If you are the parent of this child, what do you think will happen when s/he attends a scout camp with boys who are also going through puberty? They can see that her/his body parts are female. S/he will have to deal with menstruation—which there will be no accommodation for because the camp is for boys, which your child claims to be. And I’m not sure what you expect of early teen boys who can clearly see the developing breasts on this strange kid in their troop. Do you expect them not to gawk, or be embarrassed, or mention it? Do you know any real boys that age?

If not, then maybe you’re not aware that boys play rough. They kind of need to. They run hard, play hard, wrestle, and hit hard. Scout leaders keep violence in check, but there’s going to be a healthy amount of roughhousing they’ll allow while they’re outdoors, having guy time. If s/he gets hurt, will you immediately assume s/he’s been bullied? Or will you ask for special treatment? Because if s/he’s a boy, s/he won’t fit in with the guys that way.

There could be real bullying. Leaders can and will teach the boys to treat everyone with respect. But the purpose of Boy Scouts is to raise them into good men; you can’t assume they already are. Put boys that age in a situation where someone is weird, or clearly not what they claim to be, and you’ll get boys who push limits, quite possibly into bullying—because they don’t yet have the tools to deal with the cognitive dissonance. Parents aren’t supposed to throw them into that kind of situation.

You’re bound to get parents of Boy Scouts—in nearly every troop—who will insist that their son not be forced to sleep in a tent with a female-bodied person. Or to shower with her/him. Or swim with her/him half-naked. Or risk being accused of bullying if there is any roughness s/he doesn’t like.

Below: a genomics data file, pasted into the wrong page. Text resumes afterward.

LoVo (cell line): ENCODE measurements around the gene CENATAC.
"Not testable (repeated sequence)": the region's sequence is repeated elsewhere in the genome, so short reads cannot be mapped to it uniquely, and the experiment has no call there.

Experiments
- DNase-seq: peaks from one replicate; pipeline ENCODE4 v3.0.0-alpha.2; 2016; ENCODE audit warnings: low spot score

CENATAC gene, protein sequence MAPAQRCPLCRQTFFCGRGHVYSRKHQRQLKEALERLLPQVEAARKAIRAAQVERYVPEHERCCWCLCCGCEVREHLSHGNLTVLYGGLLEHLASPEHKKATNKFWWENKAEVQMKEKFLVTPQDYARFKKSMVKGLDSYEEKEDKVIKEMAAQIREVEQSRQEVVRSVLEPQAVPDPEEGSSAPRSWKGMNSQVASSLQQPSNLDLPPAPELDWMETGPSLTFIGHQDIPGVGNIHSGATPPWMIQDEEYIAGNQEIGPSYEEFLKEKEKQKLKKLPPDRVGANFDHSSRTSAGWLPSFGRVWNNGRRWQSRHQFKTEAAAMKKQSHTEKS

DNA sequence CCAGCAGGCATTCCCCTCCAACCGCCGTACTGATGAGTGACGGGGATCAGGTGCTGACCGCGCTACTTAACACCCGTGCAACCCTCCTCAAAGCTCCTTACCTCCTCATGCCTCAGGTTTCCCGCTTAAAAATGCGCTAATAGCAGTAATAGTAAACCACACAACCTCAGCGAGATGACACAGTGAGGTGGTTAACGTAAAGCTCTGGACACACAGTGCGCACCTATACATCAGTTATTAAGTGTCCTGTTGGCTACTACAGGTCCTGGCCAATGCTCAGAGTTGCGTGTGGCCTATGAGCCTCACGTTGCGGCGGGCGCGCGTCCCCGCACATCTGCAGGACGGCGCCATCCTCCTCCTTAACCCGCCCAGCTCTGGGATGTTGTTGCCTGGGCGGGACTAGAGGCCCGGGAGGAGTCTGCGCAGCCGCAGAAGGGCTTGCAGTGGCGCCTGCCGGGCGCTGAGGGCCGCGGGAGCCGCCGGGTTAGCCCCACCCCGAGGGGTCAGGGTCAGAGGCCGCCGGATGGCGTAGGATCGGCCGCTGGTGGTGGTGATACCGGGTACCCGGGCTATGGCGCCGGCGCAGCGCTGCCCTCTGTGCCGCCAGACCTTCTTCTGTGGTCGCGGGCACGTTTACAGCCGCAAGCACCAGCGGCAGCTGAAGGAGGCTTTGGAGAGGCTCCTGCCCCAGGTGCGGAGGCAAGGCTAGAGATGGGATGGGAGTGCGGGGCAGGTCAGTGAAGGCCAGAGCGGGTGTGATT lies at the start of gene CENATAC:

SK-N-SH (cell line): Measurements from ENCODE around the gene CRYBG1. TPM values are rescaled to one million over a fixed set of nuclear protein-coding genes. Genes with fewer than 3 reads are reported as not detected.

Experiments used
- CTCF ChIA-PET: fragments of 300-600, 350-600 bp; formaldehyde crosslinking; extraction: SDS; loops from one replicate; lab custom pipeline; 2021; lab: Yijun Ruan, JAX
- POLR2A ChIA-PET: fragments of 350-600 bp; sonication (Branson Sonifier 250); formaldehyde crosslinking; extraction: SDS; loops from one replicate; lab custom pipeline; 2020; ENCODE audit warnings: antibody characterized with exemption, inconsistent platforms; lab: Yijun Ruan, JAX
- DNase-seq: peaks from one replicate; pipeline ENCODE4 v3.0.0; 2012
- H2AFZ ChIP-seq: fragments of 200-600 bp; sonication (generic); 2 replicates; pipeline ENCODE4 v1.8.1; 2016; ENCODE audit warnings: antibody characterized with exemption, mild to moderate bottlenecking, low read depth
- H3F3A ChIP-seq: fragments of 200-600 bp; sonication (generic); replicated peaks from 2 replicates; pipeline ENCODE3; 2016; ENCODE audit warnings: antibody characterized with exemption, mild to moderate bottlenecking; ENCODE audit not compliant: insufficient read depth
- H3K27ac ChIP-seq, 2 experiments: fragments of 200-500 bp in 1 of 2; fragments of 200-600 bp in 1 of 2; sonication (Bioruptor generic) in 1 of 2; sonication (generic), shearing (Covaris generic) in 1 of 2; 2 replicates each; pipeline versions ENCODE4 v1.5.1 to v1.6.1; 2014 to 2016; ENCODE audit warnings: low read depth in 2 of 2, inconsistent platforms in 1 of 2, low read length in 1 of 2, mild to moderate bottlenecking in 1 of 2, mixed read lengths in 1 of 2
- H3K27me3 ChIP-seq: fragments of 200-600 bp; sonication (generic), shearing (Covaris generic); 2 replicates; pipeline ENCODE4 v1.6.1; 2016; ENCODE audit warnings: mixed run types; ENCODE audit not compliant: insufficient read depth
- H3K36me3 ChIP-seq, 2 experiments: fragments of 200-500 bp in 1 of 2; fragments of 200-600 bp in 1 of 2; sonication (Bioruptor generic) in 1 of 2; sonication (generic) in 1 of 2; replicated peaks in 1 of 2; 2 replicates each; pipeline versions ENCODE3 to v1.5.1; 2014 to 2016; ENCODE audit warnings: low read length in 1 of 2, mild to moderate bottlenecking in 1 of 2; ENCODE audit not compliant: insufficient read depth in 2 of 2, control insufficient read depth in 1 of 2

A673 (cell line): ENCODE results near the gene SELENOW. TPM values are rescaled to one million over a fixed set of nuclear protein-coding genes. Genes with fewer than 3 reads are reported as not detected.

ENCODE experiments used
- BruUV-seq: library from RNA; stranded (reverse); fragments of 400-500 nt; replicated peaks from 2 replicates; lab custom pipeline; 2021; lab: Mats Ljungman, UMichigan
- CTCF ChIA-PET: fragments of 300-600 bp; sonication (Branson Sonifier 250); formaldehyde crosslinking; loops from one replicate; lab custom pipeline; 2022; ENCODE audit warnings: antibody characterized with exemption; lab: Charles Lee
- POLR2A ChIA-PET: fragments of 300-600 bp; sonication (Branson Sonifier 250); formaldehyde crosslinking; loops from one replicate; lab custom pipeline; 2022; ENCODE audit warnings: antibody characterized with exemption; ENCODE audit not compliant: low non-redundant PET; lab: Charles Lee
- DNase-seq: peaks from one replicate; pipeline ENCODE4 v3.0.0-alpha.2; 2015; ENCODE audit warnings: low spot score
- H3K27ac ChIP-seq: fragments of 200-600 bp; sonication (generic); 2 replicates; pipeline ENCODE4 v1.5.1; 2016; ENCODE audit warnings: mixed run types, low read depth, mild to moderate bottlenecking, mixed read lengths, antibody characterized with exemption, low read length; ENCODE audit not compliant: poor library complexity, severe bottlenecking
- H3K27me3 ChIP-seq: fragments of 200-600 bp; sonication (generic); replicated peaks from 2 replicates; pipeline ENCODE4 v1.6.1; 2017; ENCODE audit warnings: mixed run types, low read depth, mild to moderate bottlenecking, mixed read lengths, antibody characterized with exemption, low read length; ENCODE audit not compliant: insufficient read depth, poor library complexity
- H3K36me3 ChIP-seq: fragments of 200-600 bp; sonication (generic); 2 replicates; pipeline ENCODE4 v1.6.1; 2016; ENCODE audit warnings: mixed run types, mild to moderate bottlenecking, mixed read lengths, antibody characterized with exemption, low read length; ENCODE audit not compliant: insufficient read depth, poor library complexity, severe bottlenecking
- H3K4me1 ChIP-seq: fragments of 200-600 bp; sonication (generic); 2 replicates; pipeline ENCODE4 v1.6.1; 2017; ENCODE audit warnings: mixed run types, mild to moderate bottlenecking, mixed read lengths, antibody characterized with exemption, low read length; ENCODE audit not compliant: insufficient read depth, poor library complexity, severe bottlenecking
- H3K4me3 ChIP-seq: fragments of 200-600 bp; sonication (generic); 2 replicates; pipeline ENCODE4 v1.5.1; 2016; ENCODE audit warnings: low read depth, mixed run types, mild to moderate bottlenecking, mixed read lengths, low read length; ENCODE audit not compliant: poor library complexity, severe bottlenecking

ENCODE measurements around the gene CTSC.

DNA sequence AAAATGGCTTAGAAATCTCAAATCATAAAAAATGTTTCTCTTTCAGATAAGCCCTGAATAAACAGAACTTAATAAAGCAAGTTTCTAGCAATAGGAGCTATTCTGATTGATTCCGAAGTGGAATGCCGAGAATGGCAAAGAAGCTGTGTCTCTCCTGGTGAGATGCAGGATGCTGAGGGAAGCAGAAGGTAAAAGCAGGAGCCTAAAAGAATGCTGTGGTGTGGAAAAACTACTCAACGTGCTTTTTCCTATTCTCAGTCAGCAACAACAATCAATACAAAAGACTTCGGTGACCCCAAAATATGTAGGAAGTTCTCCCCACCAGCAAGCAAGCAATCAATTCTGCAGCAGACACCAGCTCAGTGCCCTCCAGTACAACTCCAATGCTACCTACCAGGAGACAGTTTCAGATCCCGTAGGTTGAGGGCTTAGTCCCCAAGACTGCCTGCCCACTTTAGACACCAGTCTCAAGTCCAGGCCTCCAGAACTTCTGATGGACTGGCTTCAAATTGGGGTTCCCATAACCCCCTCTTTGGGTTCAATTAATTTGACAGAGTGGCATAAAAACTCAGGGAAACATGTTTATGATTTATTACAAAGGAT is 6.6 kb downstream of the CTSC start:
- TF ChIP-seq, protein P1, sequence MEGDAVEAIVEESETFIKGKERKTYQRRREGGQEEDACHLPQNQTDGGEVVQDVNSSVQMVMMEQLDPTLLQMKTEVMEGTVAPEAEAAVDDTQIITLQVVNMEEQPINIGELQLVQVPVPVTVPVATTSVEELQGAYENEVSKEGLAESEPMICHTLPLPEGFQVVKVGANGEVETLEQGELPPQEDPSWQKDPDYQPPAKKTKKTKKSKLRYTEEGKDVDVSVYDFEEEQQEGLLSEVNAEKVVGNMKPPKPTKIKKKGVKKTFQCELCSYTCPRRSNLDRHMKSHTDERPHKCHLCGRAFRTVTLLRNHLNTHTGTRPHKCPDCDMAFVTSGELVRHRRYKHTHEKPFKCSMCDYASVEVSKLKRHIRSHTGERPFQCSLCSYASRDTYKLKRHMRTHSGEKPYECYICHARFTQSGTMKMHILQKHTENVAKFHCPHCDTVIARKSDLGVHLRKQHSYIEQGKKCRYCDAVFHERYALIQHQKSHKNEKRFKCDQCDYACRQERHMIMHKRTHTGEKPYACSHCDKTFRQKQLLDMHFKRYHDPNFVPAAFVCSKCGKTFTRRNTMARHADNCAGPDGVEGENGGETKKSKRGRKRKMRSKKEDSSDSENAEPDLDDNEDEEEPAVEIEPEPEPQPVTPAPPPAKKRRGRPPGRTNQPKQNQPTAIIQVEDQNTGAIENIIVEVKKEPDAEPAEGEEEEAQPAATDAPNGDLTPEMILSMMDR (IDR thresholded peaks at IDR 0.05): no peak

It’s hard to imagine a parent who would push their transgender girl/boy to suffer the indignities of being a "boy" who menstruates, has breasts, and is missing male body parts into a situation where typical boys are likely to notice and have no politically correct agenda requiring them to pretend there are no differences.

Transgenders make up a minuscule portion, about .3% of the population; that is 3 per 1000. Most transgenders do not reassign their gender until adulthood. Certainly those who undergo chemical or surgical operation are adults—because the American College of Pediatrics calls such alterations child abuse when done to a minor.

Here are some numbers:

2.4 million
Youth participating in BSA (some girls are welcome in some programs)
45 million
Youth of scouting age in US[i]
Percentage of youth who participate in scouting
Percentage of youth who do not participate in scouting
Percentage of population who choose a gender other than their DNA indicates
Percentage of population who accept the gender of their DNA[ii]
Total possible transgender youth in US
Transgender youth in US who are female-bodied presenting themselves as male.[iii]
5.3% of female-to-male transgender youth likely to participate in scouting[iv]
Chartered organizations in BSA[v]
Percentage of troops who could theoretically face the question of whether to accept a transgender youth

So, in all likelihood, very few troops (probably much fewer than this estimate) would ever face the question of whether to accept a transgender scout.

My guess is that, taking away the news story is also likely to take away the incentive for such an eventuality. It could happen; it will probably not happen anywhere nearby. And if you are in a troop that determines, among its own volunteer leadership, that it cannot provide a “safe and effective program” for boys that includes a transgender child, your troop cannot be forced to do so.